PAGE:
WASHINGTON — Former scientists and officials of the Interior Department blasted the agency on Thursday, alleging that top employees there routinely scrub research of mentions of human-caused climate change in their research.
Their testimony, submitted to the House Subcommittee on Natural Resources, included a wide-ranging list of accusations against the current leadership of the Interior Department, which manages and conserves federal lands. But they boil down to this: “Not only does this group ignore science and expertise, they cross the line by actively suppressing it,” Joel Clement, the former director of the agency’s policy analysis department, testified Thursday.
"It's no secret that this administration is not a big fan of science," subcommittee chair Raul Grijalva (D-Ariz.) said during the hearing. "There are few places in the Trump administration where the attack on science has been more intense than in the Department of Interior."
Maria Caffrey, a scientist formerly employed by the National Park Service — an agency housed within the Interior Department — testified that her supervisors asked her, in 2013, to conduct an investigation into how climate change would affect sea level rise, which would in turn threaten the security of coastal national parks.
Though Caffrey submitted a final draft of the report in the spring of 2017, she said that supervisors delayed its publication for months, before asking her, in December, to remove references to human-caused climate change.
When Caffrey refused, she testified, senior Park Service officials threatened to remove the references without Caffrey’s consent or refuse publication of the report altogether. And when Caffrey was out of the office in early 2018 for maternity leave, her supervisors removed the references to human-caused climate change and totally rewrote some sections of the report, Caffrey said.
Her allegations echoed those of other witnesses at Thursday’s hearing.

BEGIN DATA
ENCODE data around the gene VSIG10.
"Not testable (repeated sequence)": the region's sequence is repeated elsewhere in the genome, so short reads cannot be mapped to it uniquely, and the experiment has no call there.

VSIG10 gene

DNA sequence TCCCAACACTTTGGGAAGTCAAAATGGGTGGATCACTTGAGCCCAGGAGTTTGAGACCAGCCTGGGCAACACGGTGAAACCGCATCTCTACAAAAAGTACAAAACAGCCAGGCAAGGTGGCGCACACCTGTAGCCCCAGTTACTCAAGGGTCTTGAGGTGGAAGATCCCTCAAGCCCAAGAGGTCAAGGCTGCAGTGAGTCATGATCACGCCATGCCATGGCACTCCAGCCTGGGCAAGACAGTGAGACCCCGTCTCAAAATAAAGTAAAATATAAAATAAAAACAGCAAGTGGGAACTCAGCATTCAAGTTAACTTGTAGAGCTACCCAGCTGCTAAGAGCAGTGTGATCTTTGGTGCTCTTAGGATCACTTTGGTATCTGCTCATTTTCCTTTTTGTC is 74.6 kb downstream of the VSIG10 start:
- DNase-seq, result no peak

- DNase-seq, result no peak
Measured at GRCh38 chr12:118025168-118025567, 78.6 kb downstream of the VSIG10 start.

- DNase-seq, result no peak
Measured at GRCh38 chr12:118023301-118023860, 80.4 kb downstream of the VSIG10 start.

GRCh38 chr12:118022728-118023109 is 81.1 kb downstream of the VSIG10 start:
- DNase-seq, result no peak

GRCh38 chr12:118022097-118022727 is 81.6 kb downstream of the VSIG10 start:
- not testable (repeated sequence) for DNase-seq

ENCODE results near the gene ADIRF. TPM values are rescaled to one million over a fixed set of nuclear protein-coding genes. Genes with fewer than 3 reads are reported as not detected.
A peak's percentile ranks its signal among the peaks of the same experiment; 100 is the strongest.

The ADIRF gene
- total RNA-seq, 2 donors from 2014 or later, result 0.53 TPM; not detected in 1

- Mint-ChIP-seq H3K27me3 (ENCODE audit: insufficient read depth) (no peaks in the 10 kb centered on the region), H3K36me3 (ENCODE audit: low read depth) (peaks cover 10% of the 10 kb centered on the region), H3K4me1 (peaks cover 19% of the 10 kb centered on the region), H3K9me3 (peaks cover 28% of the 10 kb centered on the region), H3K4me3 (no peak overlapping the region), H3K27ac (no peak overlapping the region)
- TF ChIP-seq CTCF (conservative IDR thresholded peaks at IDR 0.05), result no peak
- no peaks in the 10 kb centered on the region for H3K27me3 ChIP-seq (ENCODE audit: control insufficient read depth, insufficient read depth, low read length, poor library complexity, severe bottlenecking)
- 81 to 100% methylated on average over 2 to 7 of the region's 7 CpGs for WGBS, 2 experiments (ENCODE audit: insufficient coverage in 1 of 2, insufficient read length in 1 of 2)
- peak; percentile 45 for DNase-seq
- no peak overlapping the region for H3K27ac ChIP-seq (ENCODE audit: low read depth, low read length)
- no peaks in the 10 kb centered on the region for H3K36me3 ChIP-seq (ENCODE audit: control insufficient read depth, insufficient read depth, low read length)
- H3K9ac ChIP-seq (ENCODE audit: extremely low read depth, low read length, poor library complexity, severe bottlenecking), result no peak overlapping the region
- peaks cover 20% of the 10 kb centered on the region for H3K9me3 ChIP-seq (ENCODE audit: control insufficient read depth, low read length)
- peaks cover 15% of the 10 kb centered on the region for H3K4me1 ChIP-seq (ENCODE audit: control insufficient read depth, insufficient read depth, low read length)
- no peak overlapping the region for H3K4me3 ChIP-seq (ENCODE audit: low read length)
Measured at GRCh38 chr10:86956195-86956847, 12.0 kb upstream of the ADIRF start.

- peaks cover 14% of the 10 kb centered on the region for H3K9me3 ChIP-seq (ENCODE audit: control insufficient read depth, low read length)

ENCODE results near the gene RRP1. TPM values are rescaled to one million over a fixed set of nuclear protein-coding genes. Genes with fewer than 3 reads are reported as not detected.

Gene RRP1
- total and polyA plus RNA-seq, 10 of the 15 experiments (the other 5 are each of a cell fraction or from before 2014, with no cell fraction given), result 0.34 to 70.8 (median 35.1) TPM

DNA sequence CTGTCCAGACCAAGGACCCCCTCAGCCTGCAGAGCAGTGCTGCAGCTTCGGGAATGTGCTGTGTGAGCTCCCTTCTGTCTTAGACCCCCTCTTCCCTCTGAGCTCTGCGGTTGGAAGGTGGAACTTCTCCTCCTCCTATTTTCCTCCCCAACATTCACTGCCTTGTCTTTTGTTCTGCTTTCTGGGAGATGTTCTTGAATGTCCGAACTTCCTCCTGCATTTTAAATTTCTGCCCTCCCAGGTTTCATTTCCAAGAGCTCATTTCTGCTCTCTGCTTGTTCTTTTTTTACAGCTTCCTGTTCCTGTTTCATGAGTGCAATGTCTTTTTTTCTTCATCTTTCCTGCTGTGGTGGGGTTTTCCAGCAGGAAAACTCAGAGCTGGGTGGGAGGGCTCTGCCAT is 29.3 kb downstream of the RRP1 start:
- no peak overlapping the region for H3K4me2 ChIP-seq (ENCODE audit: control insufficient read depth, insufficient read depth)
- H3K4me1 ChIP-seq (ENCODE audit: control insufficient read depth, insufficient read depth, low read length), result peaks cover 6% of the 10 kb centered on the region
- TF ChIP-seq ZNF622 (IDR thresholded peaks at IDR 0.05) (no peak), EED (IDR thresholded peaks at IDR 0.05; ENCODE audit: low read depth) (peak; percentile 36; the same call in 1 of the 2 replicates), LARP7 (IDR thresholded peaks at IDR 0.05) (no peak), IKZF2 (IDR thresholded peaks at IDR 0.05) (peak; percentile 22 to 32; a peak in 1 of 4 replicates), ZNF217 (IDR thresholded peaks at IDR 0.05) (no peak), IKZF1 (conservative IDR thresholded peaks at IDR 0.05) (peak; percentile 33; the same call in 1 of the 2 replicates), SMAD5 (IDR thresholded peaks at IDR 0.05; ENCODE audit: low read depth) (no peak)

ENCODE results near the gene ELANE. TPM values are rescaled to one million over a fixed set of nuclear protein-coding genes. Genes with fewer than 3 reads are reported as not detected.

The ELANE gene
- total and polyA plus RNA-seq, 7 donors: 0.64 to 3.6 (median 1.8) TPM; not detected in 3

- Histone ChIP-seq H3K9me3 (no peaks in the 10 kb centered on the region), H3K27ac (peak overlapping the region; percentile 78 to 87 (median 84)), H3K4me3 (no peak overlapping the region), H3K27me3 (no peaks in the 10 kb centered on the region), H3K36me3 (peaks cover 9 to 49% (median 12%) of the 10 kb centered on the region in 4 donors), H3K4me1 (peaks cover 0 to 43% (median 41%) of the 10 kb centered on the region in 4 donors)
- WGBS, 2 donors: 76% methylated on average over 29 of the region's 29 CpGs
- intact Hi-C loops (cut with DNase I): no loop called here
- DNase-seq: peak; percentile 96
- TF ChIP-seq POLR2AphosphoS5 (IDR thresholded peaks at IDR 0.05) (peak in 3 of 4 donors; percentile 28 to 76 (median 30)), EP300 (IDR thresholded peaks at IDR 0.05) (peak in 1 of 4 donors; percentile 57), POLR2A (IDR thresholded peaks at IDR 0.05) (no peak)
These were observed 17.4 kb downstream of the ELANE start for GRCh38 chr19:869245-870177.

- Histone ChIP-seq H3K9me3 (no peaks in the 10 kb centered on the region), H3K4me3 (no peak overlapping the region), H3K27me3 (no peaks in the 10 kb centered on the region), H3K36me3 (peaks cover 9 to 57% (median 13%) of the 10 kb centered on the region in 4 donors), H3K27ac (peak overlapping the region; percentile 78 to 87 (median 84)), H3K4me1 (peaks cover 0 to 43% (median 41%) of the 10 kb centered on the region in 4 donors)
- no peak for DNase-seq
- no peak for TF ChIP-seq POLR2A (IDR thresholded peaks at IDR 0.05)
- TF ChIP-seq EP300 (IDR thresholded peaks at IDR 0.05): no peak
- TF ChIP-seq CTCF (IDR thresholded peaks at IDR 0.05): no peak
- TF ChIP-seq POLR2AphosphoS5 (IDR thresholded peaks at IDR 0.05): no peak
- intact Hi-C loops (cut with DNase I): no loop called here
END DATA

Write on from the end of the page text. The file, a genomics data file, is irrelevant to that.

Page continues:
Clement, formerly the director of the Interior Department’s Office of Policy Analysis, testified that, after talking about the threat of climate change at a 2017 United Nations conference, he was reassigned to a department in which he had no experience.
There were “dozens” of other similar reassignments, Clement said.
“Our scientific integrity policy is defined as the adherence to ethical and professional standards that lead to objective, clear, and reproducible science,” a spokesperson for the Interior Department said in a statement provided to VICE News.
An investigation of those reassignments in 2018 by the Office of the Inspector General said that agency leadership “did not document its plan for selecting senior executives for reassignment, nor did it consistently apply the reasons it stated it used to select senior executives for reassignment.”
But Republican members of the committee were dismissive of the allegations.
“The erosion of scientific integrity in government has hit a fever pitch in the last two years.”
“This show could also be titled ‘Democrats accuse Trump of whitewashing climate science,’ or ‘Democrats accuse Bernhardt of giving handouts to their buddies,’” Rep. Rob Bishop, the committee’s ranking Republican from Georgia, said in his opening statement.
He later referred to the hearing as “cute.”
Bishop and other Republicans emphasized that scientists have accused other presidential administrations, including George W. Bush’s and Barack Obama’s, of retaliating against employees and withholding reports on climate change.
“Listening to some of our panelists today, you’d think the Trump administration is the only one where there have been issues regarding scientific integrity,” Jody Hice, a Republican from Georgia, said. “That certainly is not the case.”
Andrew Rosenberg, director of The Center for Science and Democracy at the nonprofit Union of Concerned Scientists, tracks the number of “attacks on science” across presidential administrations, using congressional testimony and media reports.
A scientist who also used to work for the National Oceanic and Atmospheric Administration, Rosenberg testified that there have been 110 attacks on scientific integrity during the Trump administration. The examples Rosenberg provided include withholding from public view staff memos about oil and gas operations in Alaska, and eliminating federally-funded conservation groups that study the effect of climate change on wildlife.
“The erosion of scientific integrity in government has hit a fever pitch in the last two years,” he wrote in his testimony.
Cover: Visitors take a picture by a sign at the south entrance of Yellowstone National Park, Wyoming on August 22, 2018. Yellowstone is one of the most visited national parks in the United States. (Photo by George Frey/Getty Images)